Arne Sorenson, first outsider leader of Marriott, dies at 62
Arne Sorenson, the first non-family member to be chief executive of Marriott International Inc., the world’s largest hotel chain, has died. He was 62.
Sorenson died Feb. 15, the company said in a statement Tuesday. He disclosed a diagnosis of pancreatic cancer in May 2019, saying doctors had caught the disease early, and that he intended to continue working while undergoing treatments.
Earlier this month, Marriott said that Sorenson would limit his work schedule to undergo the demanding treatments.
Stephanie Linnartz, 52, group president for the company’s consumer operations, technology and emerging businesses, and Tony Capuano, 55, group president for global development, design and operations services, will continue to oversee day-to-day operations, the company said.
The board expects to appoint a new CEO within the next two weeks, according to the statement.
The new leader will take the reins during a crucial time for the hotel giant, as the global hospitality industry seeks to recover from its worst year on record. Marriott has begun positioning itself for a rebound in leisure demand, adding resort hotels to its portfolio. But a full recovery will take years.
The company’s shares rose 92 cents Tuesday to $130.40. The stock slipped 12.9% in 2020.
Sorenson took over as CEO in 2012 from J.W. “Bill” Marriott Jr. as only the third person to hold that title since the company was founded in 1927 by J. Willard Marriott. After leaving the practice of law in 1996, Sorenson worked for the Bethesda, Md.-based company the rest of his life.
In his biggest transaction, the former merger and acquisition lawyer managed the $14-billion takeover in 2016 of Starwood Hotels & Resorts, which included the Sheraton, W and Westin chains.
The deal made Marriott the industry’s largest player, pushing competitors such as Hilton Worldwide Holdings Inc. and Accor to add new brands in a bid to keep up.
“He’s a global leader, a man with a conscience, a person who connects with his people,” Fred Hassan, former chairman of Bausch & Lomb Inc., said when he announced that Chief Executive magazine had named Sorenson CEO of the year for 2019.
The Starwood acquisition gave Marriott a popular loyalty program. Marriott also inherited a reservation database that was hacked. The cyberattack, which was discovered in 2018 and involved the data breach of hundreds of millions of customers, created a public relations crisis for Sorenson, who took responsibility for it and instituted new security measures as he dealt with consumer lawsuits.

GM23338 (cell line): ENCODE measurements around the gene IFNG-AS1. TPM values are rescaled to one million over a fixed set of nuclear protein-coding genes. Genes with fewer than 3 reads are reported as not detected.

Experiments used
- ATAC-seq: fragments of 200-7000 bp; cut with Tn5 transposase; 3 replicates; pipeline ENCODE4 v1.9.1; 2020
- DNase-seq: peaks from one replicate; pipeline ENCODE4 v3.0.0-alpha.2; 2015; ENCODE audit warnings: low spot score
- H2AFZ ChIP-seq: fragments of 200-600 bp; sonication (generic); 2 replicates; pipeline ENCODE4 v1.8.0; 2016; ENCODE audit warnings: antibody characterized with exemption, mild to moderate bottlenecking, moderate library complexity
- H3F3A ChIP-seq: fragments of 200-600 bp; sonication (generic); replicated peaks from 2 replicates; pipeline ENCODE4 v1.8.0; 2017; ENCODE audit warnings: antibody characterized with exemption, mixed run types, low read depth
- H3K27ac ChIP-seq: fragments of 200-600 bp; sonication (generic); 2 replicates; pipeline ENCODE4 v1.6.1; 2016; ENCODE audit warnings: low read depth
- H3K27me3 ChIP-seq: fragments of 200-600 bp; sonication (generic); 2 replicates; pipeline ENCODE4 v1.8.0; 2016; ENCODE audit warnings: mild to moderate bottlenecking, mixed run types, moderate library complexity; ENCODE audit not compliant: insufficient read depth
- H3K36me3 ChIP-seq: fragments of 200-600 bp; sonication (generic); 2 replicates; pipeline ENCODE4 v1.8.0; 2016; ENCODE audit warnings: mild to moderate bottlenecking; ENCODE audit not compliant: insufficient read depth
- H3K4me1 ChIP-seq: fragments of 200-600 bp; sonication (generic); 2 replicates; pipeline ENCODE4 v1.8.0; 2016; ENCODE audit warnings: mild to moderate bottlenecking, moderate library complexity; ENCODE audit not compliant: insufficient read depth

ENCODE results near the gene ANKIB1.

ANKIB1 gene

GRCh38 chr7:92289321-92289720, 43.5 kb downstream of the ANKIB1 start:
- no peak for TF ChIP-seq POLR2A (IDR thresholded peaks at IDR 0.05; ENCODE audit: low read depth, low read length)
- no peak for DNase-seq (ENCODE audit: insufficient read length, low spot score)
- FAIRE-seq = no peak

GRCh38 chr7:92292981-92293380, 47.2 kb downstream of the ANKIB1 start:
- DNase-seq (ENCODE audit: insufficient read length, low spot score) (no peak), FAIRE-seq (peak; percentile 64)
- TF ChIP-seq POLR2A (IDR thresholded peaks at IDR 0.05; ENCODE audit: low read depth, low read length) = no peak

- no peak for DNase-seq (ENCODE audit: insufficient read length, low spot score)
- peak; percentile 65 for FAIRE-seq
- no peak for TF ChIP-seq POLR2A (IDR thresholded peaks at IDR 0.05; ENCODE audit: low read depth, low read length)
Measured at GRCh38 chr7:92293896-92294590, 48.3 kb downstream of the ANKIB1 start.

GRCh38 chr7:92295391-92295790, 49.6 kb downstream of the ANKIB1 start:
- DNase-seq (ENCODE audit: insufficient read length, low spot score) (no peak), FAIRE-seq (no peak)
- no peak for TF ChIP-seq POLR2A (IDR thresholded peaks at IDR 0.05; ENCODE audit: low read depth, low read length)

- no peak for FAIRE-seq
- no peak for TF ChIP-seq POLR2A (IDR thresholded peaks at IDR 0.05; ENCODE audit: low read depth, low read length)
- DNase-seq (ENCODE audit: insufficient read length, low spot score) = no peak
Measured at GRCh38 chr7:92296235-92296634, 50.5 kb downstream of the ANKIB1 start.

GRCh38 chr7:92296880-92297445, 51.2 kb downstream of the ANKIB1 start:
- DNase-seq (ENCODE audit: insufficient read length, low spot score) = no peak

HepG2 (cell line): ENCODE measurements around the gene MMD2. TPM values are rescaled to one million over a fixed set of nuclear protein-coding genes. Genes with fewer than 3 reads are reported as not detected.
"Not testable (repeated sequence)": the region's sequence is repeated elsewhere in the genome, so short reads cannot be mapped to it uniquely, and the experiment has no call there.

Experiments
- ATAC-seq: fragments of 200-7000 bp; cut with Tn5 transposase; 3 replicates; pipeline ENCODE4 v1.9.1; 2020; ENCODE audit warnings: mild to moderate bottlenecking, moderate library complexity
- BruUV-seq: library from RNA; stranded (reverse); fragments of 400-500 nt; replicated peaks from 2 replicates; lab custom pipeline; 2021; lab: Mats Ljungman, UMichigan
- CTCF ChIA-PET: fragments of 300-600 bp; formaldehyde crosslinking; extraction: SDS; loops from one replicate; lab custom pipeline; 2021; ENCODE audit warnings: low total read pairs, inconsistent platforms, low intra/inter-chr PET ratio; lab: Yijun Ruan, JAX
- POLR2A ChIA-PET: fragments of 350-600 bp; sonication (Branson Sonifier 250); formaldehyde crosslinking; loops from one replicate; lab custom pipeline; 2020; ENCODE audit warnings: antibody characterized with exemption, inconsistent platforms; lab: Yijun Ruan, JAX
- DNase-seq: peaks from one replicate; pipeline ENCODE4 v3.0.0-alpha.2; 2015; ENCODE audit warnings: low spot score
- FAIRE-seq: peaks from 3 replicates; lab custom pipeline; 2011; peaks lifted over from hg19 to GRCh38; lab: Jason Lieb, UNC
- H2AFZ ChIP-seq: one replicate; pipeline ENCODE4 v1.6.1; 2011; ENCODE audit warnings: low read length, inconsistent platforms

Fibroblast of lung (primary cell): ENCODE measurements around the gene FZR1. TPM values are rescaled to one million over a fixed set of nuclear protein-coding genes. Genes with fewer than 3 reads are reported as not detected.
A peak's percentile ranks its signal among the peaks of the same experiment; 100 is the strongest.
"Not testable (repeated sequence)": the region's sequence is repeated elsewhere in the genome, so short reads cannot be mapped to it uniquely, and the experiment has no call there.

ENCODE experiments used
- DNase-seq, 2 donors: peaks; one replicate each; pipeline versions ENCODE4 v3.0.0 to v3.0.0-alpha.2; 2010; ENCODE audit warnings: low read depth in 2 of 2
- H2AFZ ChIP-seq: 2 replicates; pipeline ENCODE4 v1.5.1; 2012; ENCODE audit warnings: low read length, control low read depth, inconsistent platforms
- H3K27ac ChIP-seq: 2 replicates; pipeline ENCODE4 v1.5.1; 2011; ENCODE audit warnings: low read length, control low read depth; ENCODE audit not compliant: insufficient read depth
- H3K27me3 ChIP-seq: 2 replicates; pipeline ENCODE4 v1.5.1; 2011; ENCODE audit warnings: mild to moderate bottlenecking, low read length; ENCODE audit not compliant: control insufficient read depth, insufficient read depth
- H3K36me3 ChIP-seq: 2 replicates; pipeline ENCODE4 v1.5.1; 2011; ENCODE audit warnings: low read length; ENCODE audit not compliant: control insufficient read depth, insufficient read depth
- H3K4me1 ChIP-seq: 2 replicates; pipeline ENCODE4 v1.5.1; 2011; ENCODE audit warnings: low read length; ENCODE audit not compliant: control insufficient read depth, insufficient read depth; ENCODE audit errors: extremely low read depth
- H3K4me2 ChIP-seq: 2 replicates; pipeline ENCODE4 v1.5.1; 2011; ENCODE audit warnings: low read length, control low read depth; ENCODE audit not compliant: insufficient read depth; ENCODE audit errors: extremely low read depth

The year he took over as CEO, Sorenson told the Miami Herald that his biggest challenge was how to respond to global growth in the competitive hotel business. The purchase of Starwood was a response, but it brought hard work beyond shoring up the reservation system. Key among the tasks was how to rebrand the aging Sheraton line of hotels, which made up about half the acquired company, while continuing its customer-friendly tradition.
Sorenson also had to respond to the burgeoning home-rental business to compete with companies such as Airbnb Inc., whose customers were attracted by lower prices. He instituted pilot home-rental programs in Europe and in 2019 in U.S. resort cities.
Arne Morris Sorenson was born in October 1958 in Tokyo while his parents, Morris and Dorothy, were in Japan as Lutheran missionaries. He moved to the U.S. at age 7, received a bachelor’s degree from Luther College in Iowa and earned a law degree from the University of Minnesota. After a judicial clerkship, he joined the Latham and Watkins law firm in Washington as an associate specializing in merger and acquisition deals.
He met Bill Marriott while advising the company on a legal case, and Marriott invited him to join the firm in 1996. He worked as senior vice president of business development and was promoted to executive vice president and chief financial officer two years later.
He assumed the additional title of president of continental European lodging in January 2003. In 2009, he became president and chief operating officer. When he was named CEO, he retained the title of president.
He was married to Ruth Sorenson. They lived in Chevy Chase, Md., and had four children: Astri, Esther, Isaac and Lars.
Christine Maurus contributed to this report.
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